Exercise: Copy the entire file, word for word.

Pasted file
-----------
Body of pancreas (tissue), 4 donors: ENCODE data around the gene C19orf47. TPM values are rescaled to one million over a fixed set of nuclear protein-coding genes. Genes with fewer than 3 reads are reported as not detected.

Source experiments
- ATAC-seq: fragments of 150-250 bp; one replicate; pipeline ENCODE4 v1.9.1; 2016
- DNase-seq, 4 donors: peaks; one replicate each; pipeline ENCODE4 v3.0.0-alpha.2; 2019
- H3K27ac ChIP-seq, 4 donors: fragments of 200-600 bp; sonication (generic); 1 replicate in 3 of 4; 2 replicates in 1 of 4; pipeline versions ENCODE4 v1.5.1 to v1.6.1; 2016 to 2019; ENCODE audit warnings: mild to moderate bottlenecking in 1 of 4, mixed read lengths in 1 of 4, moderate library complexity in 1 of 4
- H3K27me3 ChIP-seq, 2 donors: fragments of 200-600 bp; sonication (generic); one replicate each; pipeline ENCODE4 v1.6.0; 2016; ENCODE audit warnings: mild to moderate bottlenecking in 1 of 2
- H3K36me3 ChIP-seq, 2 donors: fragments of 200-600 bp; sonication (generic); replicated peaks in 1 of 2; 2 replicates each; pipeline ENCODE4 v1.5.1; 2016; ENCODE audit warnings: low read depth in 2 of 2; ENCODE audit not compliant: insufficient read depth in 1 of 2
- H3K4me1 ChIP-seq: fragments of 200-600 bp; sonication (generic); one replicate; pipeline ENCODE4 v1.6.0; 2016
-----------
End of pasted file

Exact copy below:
Body of pancreas (tissue), 4 donors: ENCODE data around the gene C19orf47. TPM values are rescaled to one million over a fixed set of nuclear protein-coding genes. Genes with fewer than 3 reads are reported as not detected.

Source experiments
- ATAC-seq: fragments of 150-250 bp; one replicate; pipeline ENCODE4 v1.9.1; 2016
- DNase-seq, 4 donors: peaks; one replicate each; pipeline ENCODE4 v3.0.0-alpha.2; 2019
- H3K27ac ChIP-seq, 4 donors: fragments of 200-600 bp; sonication (generic); 1 replicate in 3 of 4; 2 replicates in 1 of 4; pipeline versions ENCODE4 v1.5.1 to v1.6.1; 2016 to 2019; ENCODE audit warnings: mild to moderate bottlenecking in 1 of 4, mixed read lengths in 1 of 4, moderate library complexity in 1 of 4
- H3K27me3 ChIP-seq, 2 donors: fragments of 200-600 bp; sonication (generic); one replicate each; pipeline ENCODE4 v1.6.0; 2016; ENCODE audit warnings: mild to moderate bottlenecking in 1 of 2
- H3K36me3 ChIP-seq, 2 donors: fragments of 200-600 bp; sonication (generic); replicated peaks in 1 of 2; 2 replicates each; pipeline ENCODE4 v1.5.1; 2016; ENCODE audit warnings: low read depth in 2 of 2; ENCODE audit not compliant: insufficient read depth in 1 of 2
- H3K4me1 ChIP-seq: fragments of 200-600 bp; sonication (generic); one replicate; pipeline ENCODE4 v1.6.0; 2016